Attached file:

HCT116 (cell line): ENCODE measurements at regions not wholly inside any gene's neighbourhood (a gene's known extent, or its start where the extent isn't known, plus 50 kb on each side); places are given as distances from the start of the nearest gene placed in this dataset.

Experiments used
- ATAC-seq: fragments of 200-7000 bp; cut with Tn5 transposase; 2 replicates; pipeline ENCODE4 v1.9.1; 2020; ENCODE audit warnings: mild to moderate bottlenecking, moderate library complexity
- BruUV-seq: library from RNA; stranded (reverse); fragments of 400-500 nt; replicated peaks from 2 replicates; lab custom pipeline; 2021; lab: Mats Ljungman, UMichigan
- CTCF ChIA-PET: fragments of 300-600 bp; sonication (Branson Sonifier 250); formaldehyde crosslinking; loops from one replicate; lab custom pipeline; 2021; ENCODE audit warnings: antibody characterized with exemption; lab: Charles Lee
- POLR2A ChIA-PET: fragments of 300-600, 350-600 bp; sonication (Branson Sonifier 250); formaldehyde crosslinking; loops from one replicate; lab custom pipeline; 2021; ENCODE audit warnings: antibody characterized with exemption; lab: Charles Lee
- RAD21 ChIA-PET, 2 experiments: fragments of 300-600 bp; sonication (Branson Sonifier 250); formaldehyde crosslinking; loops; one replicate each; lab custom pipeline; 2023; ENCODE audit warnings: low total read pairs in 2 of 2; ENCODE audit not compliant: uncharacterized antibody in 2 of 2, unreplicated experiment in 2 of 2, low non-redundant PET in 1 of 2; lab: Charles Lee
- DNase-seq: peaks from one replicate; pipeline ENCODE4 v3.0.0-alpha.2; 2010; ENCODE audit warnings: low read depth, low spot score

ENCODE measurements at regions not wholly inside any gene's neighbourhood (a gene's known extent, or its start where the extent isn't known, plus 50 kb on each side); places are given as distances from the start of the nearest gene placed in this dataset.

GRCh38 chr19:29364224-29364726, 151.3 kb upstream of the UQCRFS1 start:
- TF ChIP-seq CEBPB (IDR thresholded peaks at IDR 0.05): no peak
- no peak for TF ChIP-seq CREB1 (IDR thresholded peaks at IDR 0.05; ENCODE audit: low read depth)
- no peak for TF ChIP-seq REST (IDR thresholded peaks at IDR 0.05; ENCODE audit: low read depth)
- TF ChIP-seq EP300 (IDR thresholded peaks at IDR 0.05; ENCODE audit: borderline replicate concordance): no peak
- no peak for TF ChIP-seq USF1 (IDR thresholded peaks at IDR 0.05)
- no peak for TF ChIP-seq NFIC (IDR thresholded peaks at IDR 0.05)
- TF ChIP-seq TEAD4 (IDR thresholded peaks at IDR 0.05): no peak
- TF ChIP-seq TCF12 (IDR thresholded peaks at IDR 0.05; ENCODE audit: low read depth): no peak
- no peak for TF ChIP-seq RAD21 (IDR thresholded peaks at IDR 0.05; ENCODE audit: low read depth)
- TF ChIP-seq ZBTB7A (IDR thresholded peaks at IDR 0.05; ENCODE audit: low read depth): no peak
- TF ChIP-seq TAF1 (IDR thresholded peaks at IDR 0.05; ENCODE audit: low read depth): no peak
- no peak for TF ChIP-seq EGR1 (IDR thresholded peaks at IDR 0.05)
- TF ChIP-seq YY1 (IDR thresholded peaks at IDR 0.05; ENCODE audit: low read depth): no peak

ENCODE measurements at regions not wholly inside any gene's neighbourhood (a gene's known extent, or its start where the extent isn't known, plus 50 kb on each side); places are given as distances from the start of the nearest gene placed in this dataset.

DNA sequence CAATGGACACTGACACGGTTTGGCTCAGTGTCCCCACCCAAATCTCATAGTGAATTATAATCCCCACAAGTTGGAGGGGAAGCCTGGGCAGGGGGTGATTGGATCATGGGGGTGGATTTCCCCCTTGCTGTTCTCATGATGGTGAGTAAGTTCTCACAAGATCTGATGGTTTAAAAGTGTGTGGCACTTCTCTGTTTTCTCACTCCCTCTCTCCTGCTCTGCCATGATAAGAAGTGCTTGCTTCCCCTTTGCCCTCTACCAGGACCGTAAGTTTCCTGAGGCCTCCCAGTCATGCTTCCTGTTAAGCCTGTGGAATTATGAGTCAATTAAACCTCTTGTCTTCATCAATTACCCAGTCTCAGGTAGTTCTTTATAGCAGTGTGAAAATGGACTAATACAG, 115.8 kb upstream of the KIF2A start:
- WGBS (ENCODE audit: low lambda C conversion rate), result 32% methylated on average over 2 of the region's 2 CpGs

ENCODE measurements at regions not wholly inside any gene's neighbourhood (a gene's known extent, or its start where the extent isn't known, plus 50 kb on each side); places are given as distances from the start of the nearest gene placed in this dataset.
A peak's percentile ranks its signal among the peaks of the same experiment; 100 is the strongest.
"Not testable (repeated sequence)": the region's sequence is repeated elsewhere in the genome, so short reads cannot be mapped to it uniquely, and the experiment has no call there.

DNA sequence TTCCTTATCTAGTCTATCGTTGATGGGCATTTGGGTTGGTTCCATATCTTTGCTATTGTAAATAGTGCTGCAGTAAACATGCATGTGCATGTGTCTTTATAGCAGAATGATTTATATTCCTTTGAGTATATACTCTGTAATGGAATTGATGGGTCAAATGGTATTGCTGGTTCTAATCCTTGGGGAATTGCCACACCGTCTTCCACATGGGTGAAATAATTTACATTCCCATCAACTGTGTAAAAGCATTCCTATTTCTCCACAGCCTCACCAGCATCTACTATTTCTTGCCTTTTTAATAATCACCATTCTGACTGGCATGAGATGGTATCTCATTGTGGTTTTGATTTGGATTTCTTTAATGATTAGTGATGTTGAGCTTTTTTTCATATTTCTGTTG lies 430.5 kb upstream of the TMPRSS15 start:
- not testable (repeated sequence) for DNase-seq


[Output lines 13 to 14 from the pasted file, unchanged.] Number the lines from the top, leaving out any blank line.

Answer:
- no peak for TF ChIP-seq REST (IDR thresholded peaks at IDR 0.05; ENCODE audit: low read depth)
- TF ChIP-seq EP300 (IDR thresholded peaks at IDR 0.05; ENCODE audit: borderline replicate concordance): no peak